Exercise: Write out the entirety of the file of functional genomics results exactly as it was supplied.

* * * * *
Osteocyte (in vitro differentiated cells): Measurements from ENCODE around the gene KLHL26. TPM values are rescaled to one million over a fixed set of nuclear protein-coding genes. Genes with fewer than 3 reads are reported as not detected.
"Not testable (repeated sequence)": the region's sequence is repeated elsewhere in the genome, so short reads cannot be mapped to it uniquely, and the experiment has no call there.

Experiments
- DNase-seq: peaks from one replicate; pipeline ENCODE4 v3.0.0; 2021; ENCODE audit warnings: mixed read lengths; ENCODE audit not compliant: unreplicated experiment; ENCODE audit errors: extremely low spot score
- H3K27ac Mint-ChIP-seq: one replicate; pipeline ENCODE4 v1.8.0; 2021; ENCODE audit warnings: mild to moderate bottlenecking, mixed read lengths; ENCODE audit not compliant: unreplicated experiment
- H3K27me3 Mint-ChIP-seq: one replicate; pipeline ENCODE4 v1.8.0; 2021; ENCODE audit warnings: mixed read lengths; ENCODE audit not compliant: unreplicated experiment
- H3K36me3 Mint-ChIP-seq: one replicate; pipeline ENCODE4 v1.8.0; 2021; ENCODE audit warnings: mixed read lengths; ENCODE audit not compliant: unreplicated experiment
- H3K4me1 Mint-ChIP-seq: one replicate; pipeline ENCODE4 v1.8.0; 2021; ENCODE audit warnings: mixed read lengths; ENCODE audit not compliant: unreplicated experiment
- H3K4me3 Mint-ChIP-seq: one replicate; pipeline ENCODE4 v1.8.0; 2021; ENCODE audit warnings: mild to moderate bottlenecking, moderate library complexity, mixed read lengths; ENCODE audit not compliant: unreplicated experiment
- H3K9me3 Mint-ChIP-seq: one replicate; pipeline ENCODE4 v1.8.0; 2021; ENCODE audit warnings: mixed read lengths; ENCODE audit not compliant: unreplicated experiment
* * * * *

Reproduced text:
Osteocyte (in vitro differentiated cells): Measurements from ENCODE around the gene KLHL26. TPM values are rescaled to one million over a fixed set of nuclear protein-coding genes. Genes with fewer than 3 reads are reported as not detected.
"Not testable (repeated sequence)": the region's sequence is repeated elsewhere in the genome, so short reads cannot be mapped to it uniquely, and the experiment has no call there.

Experiments
- DNase-seq: peaks from one replicate; pipeline ENCODE4 v3.0.0; 2021; ENCODE audit warnings: mixed read lengths; ENCODE audit not compliant: unreplicated experiment; ENCODE audit errors: extremely low spot score
- H3K27ac Mint-ChIP-seq: one replicate; pipeline ENCODE4 v1.8.0; 2021; ENCODE audit warnings: mild to moderate bottlenecking, mixed read lengths; ENCODE audit not compliant: unreplicated experiment
- H3K27me3 Mint-ChIP-seq: one replicate; pipeline ENCODE4 v1.8.0; 2021; ENCODE audit warnings: mixed read lengths; ENCODE audit not compliant: unreplicated experiment
- H3K36me3 Mint-ChIP-seq: one replicate; pipeline ENCODE4 v1.8.0; 2021; ENCODE audit warnings: mixed read lengths; ENCODE audit not compliant: unreplicated experiment
- H3K4me1 Mint-ChIP-seq: one replicate; pipeline ENCODE4 v1.8.0; 2021; ENCODE audit warnings: mixed read lengths; ENCODE audit not compliant: unreplicated experiment
- H3K4me3 Mint-ChIP-seq: one replicate; pipeline ENCODE4 v1.8.0; 2021; ENCODE audit warnings: mild to moderate bottlenecking, moderate library complexity, mixed read lengths; ENCODE audit not compliant: unreplicated experiment
- H3K9me3 Mint-ChIP-seq: one replicate; pipeline ENCODE4 v1.8.0; 2021; ENCODE audit warnings: mixed read lengths; ENCODE audit not compliant: unreplicated experiment